Throughout the year the Lake Worth Drainage District (LWDD) is available to assist residents, board associations and property managers with understanding the operation and maintenance of the drainage system within their neighborhood and the important role they have in providing effective flood control for the community. LWDD Field Representatives are each assigned a specific area within the LWDD boundary to provide this assistance. But when the wind starts to blow and rain pours, it’s all hands-on deck! The LWDD staff’s focus switches from day-to-day tasks to storm response. During this time there is less opportunity for staff to address the public’s education or outreach needs. So don’t be this guy:

This guy mistakenly assumes it is LWDD’s role to open and close the association’s discharge control structure in response to rainfall. The operation and maintenance of the discharge control structure is a coordinated function between LWDD and the community. It is the community’s responsibility to open and close the structure in accordance with LWDD’s instructions/authorization.

This guy will call LWDD staff during the storm requesting to be included in the email distribution list. Staff will do their best to accommodate this request. However, please take time to do this before the start of storm season on June 1. Your community association may pre-designate who should be contacted for emergency alerts and instructions. This registration can be found at   www.lwdd.net/authorization-contacts.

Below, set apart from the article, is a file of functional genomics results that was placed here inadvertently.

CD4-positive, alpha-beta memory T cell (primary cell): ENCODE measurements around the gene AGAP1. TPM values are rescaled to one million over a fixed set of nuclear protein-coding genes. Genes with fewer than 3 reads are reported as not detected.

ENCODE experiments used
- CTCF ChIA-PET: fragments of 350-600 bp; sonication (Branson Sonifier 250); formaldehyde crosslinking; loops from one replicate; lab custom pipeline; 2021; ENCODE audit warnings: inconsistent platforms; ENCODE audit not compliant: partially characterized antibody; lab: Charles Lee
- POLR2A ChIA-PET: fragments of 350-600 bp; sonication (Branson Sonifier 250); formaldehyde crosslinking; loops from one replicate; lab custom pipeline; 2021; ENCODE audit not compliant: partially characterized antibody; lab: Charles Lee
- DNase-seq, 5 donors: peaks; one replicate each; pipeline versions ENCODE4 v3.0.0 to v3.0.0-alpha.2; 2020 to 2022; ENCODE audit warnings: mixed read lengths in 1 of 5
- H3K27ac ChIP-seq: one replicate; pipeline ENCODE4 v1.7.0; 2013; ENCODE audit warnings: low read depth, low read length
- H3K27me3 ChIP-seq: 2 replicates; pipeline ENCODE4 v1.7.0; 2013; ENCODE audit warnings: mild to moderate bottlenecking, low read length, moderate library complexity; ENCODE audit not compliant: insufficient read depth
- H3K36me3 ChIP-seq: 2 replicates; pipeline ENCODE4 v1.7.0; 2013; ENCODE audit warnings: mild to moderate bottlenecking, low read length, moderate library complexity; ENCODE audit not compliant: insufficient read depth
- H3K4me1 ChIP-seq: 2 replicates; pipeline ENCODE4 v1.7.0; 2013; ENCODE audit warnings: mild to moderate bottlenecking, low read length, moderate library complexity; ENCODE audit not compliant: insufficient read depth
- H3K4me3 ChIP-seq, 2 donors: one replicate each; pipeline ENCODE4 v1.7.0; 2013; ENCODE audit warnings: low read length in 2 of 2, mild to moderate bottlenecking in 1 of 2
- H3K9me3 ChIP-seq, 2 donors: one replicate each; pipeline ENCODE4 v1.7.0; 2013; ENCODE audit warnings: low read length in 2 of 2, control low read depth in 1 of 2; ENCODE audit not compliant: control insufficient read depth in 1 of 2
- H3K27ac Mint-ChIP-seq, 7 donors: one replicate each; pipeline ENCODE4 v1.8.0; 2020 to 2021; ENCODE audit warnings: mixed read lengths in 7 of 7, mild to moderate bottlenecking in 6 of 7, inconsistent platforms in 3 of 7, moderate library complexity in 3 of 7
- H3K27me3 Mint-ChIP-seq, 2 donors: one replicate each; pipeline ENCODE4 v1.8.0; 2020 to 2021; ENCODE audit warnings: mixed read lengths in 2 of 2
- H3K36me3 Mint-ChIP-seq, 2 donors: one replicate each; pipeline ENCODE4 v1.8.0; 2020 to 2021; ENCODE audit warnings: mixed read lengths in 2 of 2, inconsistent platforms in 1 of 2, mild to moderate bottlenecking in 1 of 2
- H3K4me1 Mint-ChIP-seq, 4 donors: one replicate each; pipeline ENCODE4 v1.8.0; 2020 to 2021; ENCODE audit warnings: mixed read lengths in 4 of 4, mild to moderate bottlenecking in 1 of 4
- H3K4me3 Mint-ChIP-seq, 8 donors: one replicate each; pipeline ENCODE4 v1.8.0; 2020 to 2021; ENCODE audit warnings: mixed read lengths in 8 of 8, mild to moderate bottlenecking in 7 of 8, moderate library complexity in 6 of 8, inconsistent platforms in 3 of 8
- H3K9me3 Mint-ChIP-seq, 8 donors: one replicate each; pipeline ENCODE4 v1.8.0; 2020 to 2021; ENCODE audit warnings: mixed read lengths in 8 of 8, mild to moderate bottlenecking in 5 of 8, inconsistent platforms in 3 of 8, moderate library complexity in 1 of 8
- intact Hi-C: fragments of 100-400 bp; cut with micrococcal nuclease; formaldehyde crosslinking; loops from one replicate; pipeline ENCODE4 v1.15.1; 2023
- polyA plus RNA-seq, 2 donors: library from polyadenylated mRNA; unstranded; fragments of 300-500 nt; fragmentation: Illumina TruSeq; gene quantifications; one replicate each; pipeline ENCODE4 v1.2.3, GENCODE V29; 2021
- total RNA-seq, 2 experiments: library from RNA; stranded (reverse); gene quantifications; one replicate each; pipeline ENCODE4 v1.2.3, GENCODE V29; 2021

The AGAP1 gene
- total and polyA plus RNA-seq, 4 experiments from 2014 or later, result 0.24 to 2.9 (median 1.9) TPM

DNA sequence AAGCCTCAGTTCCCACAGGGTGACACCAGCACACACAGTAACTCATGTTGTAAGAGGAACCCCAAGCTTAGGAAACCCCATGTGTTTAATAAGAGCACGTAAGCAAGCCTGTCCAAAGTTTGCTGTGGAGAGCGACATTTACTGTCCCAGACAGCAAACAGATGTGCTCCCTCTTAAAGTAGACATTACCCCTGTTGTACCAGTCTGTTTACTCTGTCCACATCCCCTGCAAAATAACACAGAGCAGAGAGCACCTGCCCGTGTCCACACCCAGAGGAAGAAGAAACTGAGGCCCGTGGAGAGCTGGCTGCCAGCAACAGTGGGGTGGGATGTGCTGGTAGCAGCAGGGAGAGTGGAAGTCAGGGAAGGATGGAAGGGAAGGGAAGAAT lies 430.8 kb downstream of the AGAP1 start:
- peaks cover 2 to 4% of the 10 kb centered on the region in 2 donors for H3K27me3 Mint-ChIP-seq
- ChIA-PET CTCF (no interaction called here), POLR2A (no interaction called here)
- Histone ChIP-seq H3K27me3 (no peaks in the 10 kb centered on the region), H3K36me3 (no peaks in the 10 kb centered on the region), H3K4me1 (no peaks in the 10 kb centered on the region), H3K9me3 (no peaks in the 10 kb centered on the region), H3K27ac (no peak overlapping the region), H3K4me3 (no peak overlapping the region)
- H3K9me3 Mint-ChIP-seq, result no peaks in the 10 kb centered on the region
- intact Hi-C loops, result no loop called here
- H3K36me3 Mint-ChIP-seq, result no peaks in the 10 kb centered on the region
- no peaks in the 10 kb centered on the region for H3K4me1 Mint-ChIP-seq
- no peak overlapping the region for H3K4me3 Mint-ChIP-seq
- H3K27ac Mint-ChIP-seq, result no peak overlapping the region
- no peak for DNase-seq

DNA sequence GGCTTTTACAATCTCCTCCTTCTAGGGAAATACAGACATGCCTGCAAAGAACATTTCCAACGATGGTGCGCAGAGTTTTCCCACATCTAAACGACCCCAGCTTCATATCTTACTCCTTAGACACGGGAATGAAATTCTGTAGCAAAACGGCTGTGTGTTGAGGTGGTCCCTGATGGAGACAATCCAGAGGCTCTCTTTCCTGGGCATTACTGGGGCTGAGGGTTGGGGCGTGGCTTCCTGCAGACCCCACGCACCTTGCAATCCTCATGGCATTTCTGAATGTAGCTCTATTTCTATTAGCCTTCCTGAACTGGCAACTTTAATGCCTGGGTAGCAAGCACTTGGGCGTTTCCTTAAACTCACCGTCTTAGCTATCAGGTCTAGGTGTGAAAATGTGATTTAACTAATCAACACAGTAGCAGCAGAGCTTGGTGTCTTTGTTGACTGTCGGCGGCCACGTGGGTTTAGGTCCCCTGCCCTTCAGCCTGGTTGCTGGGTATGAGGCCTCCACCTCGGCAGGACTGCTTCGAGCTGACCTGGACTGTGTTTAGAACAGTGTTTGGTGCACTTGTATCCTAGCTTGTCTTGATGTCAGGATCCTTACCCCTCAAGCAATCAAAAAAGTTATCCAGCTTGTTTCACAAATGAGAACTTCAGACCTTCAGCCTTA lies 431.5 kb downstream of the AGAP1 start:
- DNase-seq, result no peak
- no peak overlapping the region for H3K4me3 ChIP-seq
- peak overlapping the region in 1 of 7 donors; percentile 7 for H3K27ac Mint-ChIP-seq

This guy doesn’t maintain the drainage infrastructure within the community. He incorrectly assumes that LWDD staff will come out to his community and inspect and make necessary repairs throughout the year. The drainage infrastructure within the community is the sole responsibility of the association. Drainage infrastructure may include items like stormwater ponds, underground pipes, discharge control structures, swales and street drains.

This guy doesn’t keep up with vegetative removal and wonders why his neighborhood streets are flooding. Debris blocking the grate of a street drain can quickly create a localized flooding issue for a neighborhood. Unkept landscaping can topple over in high winds, damaging buildings, cars and injury to residents. Depending on where vegetation lies, blockage to drainage flow can occur. Watch this short video that demonstrates a real-life street flooding event at https://youtu.be/d5vMXatzqVc.

This guy is uninformed and doesn’t know where the key to the community’s discharge control structure is located and has never tried to open the operable mechanism. He may not have the tools needed to access the structure if located below ground. He may break the operating portion of the structure due to lack of experience. This guy will find it near impossible to resolve the issues during the weather event.